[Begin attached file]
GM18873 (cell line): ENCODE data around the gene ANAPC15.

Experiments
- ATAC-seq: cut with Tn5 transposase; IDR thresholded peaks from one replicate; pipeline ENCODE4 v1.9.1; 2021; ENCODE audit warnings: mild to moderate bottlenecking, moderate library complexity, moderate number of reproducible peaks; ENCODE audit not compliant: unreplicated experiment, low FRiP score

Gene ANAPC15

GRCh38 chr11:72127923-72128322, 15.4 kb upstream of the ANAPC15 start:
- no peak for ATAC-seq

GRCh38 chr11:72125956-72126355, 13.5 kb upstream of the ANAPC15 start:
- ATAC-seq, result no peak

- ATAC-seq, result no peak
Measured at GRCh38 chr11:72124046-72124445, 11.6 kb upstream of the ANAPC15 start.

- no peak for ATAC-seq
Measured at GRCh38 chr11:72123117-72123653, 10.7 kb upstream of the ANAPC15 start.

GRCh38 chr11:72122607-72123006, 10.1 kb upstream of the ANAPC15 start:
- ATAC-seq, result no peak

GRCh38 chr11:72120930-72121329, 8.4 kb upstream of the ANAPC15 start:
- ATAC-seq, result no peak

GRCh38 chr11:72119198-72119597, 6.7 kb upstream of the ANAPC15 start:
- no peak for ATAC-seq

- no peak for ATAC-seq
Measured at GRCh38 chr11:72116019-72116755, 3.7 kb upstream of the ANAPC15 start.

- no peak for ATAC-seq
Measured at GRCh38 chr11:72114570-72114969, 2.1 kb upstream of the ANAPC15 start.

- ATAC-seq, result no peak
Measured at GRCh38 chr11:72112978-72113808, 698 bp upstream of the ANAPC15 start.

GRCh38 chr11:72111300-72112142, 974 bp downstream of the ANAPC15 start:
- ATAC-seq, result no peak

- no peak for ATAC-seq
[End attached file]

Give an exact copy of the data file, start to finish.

GM18873 (cell line): ENCODE data around the gene ANAPC15.

Experiments
- ATAC-seq: cut with Tn5 transposase; IDR thresholded peaks from one replicate; pipeline ENCODE4 v1.9.1; 2021; ENCODE audit warnings: mild to moderate bottlenecking, moderate library complexity, moderate number of reproducible peaks; ENCODE audit not compliant: unreplicated experiment, low FRiP score

Gene ANAPC15

GRCh38 chr11:72127923-72128322, 15.4 kb upstream of the ANAPC15 start:
- no peak for ATAC-seq

GRCh38 chr11:72125956-72126355, 13.5 kb upstream of the ANAPC15 start:
- ATAC-seq, result no peak

- ATAC-seq, result no peak
Measured at GRCh38 chr11:72124046-72124445, 11.6 kb upstream of the ANAPC15 start.

- no peak for ATAC-seq
Measured at GRCh38 chr11:72123117-72123653, 10.7 kb upstream of the ANAPC15 start.

GRCh38 chr11:72122607-72123006, 10.1 kb upstream of the ANAPC15 start:
- ATAC-seq, result no peak

GRCh38 chr11:72120930-72121329, 8.4 kb upstream of the ANAPC15 start:
- ATAC-seq, result no peak

GRCh38 chr11:72119198-72119597, 6.7 kb upstream of the ANAPC15 start:
- no peak for ATAC-seq

- no peak for ATAC-seq
Measured at GRCh38 chr11:72116019-72116755, 3.7 kb upstream of the ANAPC15 start.

- no peak for ATAC-seq
Measured at GRCh38 chr11:72114570-72114969, 2.1 kb upstream of the ANAPC15 start.

- ATAC-seq, result no peak
Measured at GRCh38 chr11:72112978-72113808, 698 bp upstream of the ANAPC15 start.

GRCh38 chr11:72111300-72112142, 974 bp downstream of the ANAPC15 start:
- ATAC-seq, result no peak

- no peak for ATAC-seq